In a statement issued to Zawya late last month, Mashreq Bank's executive vice president and group head of retail banking, Subroto Som, said: "As part of review of our operations we have made some roles redundant from call centers and sales. These changes reflect our ongoing business transformation strategy and are necessary to ensure we continue to meet the evolving needs of our customers."
In terms of the new roles, the firm said that "we have an active recruitment program in place to bring such individuals into our operations”.
In October, Mashreq announced a 4.6 percent increase in profit for the three months to September 30 of 586.6 million United Arab Emirates dirhams ($159.7 million) as total income climbed by 21.6 percent to almost 1.6 billion UAE dirhams. Profits for the first nine months of the year are up by 5 percent to 1.75 billion UAE dirhams.
In a press release accompanying the firm's results, the bank's chairman, Abdulaziz Al Ghuruair, said: “As one of the most innovative bank in the region, we remain committed to investing in state-of-the-art technology including robotics, artificial intelligence and machine learning, ensuring our customers benefit from a modern, simplified and intuitive banking experience. We have already accomplished several major milestones in transforming both our front and back-end processes," he said.
Mashreq has been undertaking a digital transformation which has involved the creation of a new digital bank, Mashreq NEO, launched in October 2017.
Speaking at Global Finance's Digital Banking summit in Dubai in late September, Aref Al Ramli, the head of digital banking and innovation within Mashreq Bank's retail banking arm, said that almost 40 percent of the bank's new customer acquisitions are through its Mashreq NEO service, and that there was little overlap between these customers and Mashreq's legacy banking customers, with only 20 percent holding accounts with both.
"We're planning to expand into other markets but within the UAE specifically our target market are the digital-savvy. The people we can reach out to much more easily using digital media and acquire," Al Ramli said.
In an interview with The National last year, Al Ghurair said that he expected to be able to replace about 10 percent of the bank's workforce of around 4,000 through investments in artificial intelligence and other technologies.
Adnan Salam, manager of recruiter Michael Page's Banking and Financial Services team, told Zawya in a telephone interview last week that banks "have probably been at the forefront of digitisation" but that thus far it has been the larger banks that have been leading the way.
Big banks lead charge
"So you have the likes of Standard Chartered, HSBC, Citibank, these international banks, they've been bullish on it, and then the rest - the local banks, have followed suit," he said.
"I think the bigger local banks like FAB and Emirates NBD have been ahead of the curve, and probably not so much with the smaller players."
He said there were a number of factors preventing smaller banks from adopting digitisation. Firstly, current market conditions dissuade large-scale investment, especially when many banks are in merger discussions.
"Have all the banks been quite aggressive in terms of shutting down branches and call centres? I don't think it's reached that yet. I still think it's at the planning stage," Salam said.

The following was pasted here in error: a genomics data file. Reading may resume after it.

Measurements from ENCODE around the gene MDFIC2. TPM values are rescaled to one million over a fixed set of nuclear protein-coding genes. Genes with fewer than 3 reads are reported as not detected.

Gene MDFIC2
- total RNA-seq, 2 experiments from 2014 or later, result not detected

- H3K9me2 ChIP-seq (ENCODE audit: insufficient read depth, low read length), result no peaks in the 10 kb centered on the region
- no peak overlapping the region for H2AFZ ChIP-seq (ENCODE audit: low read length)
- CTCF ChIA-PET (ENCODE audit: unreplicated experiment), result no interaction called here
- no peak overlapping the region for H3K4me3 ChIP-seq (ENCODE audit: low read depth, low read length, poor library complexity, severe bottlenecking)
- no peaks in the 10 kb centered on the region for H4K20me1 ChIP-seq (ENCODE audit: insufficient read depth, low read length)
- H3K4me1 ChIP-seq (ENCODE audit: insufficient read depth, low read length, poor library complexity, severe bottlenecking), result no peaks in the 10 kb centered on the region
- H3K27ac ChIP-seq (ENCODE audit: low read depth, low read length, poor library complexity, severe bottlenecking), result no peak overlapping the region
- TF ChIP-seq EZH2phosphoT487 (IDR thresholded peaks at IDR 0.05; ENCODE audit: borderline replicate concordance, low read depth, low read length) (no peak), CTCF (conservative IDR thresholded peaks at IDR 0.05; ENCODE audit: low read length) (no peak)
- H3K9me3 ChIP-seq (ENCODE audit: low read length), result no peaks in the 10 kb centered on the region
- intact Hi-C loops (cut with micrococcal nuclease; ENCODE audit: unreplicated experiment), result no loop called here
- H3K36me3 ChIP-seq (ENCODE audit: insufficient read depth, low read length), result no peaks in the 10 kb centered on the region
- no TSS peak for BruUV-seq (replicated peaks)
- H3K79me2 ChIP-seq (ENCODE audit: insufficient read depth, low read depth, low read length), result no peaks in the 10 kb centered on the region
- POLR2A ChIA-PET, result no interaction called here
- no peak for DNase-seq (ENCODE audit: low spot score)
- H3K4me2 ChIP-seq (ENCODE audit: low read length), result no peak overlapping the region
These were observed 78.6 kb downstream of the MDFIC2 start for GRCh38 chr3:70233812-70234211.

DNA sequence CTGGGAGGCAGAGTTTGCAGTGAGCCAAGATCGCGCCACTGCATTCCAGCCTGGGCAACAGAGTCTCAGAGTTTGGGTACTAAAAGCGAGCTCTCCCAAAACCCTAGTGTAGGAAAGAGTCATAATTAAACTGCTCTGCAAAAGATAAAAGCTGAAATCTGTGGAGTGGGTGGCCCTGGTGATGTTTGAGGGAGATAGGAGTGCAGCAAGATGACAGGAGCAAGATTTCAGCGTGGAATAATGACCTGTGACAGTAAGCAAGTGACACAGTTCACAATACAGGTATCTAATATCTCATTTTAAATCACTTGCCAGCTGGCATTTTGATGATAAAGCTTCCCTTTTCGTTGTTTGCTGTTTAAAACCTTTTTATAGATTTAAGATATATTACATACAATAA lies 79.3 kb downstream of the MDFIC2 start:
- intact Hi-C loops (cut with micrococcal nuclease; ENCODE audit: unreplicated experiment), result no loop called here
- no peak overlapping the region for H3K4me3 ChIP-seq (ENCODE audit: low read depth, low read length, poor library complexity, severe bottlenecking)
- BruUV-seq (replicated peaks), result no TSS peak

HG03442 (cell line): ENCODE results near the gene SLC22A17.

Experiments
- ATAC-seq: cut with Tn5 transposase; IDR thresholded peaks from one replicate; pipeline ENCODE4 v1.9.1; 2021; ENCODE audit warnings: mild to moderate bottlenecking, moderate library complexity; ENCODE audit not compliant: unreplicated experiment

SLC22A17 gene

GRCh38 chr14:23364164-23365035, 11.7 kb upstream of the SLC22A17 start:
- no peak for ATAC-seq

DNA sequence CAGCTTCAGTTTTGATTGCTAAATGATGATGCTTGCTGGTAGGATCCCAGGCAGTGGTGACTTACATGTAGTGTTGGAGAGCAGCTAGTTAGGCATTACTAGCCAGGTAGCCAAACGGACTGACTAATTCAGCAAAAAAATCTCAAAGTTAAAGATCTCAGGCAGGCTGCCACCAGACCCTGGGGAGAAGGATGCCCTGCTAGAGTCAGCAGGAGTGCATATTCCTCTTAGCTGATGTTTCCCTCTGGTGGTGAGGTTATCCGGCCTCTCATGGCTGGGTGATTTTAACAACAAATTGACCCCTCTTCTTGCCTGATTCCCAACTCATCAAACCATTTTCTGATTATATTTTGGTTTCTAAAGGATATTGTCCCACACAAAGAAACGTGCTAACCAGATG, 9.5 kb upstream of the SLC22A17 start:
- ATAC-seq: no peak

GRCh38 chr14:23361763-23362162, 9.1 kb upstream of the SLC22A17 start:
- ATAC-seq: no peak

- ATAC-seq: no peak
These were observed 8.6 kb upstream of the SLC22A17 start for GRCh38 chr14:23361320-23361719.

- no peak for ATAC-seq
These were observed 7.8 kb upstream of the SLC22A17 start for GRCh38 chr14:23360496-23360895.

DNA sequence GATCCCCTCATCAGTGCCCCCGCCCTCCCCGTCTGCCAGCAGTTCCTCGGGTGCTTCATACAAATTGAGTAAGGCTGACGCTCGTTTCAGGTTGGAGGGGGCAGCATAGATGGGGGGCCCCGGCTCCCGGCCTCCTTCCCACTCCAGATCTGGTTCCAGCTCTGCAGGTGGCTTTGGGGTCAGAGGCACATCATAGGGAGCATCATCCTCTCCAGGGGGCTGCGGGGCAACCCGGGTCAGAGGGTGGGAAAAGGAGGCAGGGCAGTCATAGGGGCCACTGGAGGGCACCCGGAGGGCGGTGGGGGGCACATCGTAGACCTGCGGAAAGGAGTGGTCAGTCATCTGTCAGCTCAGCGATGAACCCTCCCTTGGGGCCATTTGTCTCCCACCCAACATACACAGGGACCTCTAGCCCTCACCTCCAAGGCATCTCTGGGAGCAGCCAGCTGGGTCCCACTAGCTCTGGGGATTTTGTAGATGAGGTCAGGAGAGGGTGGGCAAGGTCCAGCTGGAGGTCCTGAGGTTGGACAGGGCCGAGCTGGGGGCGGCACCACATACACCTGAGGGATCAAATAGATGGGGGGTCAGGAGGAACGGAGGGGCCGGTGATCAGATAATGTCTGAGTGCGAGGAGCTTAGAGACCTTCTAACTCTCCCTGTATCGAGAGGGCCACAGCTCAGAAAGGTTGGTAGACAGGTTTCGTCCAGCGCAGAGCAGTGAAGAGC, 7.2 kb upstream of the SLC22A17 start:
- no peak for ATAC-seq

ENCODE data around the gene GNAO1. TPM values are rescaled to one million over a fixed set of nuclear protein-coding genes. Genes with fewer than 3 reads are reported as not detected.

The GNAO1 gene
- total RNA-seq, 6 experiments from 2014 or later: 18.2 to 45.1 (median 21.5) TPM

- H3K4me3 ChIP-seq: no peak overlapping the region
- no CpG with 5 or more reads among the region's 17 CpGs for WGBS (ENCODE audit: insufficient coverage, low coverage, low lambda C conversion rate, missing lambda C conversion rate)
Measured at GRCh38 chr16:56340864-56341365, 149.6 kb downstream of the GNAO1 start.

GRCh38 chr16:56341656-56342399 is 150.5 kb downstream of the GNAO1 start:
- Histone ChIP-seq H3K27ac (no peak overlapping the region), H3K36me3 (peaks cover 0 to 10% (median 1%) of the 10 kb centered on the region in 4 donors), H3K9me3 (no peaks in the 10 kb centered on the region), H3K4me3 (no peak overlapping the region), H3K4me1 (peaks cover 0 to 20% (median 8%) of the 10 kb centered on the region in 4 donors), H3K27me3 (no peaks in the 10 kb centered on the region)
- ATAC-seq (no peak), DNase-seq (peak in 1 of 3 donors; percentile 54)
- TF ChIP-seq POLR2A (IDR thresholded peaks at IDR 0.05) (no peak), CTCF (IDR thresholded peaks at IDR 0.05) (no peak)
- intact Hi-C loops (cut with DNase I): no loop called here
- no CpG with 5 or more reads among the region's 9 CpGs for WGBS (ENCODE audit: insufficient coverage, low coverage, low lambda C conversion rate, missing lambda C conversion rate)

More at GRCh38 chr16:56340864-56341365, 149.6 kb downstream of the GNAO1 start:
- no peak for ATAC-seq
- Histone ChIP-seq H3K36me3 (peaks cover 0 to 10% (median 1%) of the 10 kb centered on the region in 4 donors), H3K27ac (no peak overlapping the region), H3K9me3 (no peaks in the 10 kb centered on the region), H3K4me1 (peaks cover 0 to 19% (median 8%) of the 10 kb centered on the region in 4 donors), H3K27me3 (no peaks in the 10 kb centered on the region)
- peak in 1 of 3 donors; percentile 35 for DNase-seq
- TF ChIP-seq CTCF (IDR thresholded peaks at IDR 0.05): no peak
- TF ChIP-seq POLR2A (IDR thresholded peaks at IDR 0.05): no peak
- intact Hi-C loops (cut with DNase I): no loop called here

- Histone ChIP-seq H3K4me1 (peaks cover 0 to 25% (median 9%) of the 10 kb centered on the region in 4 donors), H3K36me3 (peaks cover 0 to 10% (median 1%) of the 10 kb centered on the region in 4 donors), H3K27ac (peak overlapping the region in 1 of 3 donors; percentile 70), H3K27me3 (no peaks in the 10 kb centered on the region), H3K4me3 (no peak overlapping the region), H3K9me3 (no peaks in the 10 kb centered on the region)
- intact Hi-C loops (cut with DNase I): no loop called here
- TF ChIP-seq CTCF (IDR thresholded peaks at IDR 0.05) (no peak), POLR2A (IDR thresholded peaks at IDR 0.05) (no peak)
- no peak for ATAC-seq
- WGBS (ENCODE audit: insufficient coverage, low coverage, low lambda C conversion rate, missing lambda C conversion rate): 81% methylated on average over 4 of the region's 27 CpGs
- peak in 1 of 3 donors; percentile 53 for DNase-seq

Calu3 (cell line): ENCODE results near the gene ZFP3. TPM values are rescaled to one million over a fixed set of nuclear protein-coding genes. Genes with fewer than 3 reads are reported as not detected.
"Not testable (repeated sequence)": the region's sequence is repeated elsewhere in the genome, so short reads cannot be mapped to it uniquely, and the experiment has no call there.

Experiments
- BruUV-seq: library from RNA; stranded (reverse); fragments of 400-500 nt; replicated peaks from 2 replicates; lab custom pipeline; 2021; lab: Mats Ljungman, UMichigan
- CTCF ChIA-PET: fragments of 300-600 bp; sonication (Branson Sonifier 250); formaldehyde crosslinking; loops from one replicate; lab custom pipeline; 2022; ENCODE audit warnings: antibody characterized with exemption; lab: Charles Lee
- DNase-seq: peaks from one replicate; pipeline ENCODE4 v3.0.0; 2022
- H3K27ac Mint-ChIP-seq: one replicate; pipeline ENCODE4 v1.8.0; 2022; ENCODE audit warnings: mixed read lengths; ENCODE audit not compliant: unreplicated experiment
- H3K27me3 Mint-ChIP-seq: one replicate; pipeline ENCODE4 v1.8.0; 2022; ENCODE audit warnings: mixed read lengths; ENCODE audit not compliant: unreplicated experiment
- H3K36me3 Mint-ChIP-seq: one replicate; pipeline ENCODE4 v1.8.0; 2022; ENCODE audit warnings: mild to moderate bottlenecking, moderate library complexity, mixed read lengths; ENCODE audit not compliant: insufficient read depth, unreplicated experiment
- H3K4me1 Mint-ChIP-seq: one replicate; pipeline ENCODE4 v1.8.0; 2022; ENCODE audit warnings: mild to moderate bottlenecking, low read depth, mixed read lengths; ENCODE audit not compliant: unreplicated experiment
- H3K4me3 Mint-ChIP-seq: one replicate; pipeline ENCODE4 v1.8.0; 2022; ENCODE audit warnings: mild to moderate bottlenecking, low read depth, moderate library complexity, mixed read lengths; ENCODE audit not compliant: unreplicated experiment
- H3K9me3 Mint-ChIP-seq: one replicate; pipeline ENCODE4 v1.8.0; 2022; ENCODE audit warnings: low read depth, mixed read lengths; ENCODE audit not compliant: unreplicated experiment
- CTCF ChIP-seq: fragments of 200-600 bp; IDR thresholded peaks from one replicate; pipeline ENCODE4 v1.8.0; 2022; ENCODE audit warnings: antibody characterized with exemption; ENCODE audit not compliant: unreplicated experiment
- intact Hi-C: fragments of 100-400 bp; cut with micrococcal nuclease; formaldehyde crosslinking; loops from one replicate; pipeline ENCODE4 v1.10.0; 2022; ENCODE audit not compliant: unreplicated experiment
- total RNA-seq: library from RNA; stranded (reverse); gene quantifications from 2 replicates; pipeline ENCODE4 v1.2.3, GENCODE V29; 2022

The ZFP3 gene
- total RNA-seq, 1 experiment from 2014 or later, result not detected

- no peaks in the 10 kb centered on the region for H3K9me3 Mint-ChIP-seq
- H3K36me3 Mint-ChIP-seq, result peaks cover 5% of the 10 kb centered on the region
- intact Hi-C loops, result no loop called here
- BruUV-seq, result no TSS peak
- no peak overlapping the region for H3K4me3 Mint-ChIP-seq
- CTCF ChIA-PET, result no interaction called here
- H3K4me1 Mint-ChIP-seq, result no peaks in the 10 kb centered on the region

"One sort of feedback I get from them is everybody likes the idea of going digital, but once they understand the costs involved, the plans involved, the manpower, all of the strategy piece behind it and the amount of time and effort that it's going to take, they just put it on hold.
"Maybe that's because of the way the market is. The market is not majorly stable at the moment. A lot of the banking market is actually consolidating."
Another is the shortage of skilled employees required to deliver the digitisation required by banks.
"They want to hire really well-qualified people, but the talent is just not available locally," Salam said.
Saeeda Jaffar, Middle East managing director at financial consultancy Alvarez and Marsal, argued that the digitisation of banking services could create as many jobs as it eliminates.
"We see digitalisation as having a positive effect on jobs and the wider economy, creating high value employment," she said in an emailed response to Zawya last week.
"It is worth drawing a parallel here to when computers were first introduced, which, instead of eliminating jobs, actually created more demand and new employment positions," Jaffar argued.
Yet even if more posts are created in the long run, the market for banking jobs in Dubai has been flat this year and is likely to be tough next year as a result of the ongoing mergers, which are likely to lead to more job losses.
A UAE Salary Guide published by Dubai-based recruiter Cooper Fitch last week said that technology roles within banking in areas such as data warehousing and cloud-based servers were in "high demand", but for the overall market it expects a spike in candidates next year, especially in Abu Dhabi, where bank mergers will lead to people seeking new posts ahead of anticipated redundancy rounds.
"Q1 and Q2 of 2019 will be challenging for jobs seekers, but we forecast a more stable job market in the second half of 2019," the report said.
(Reporting by Michael Fahy; Editing by Shane McGinley)
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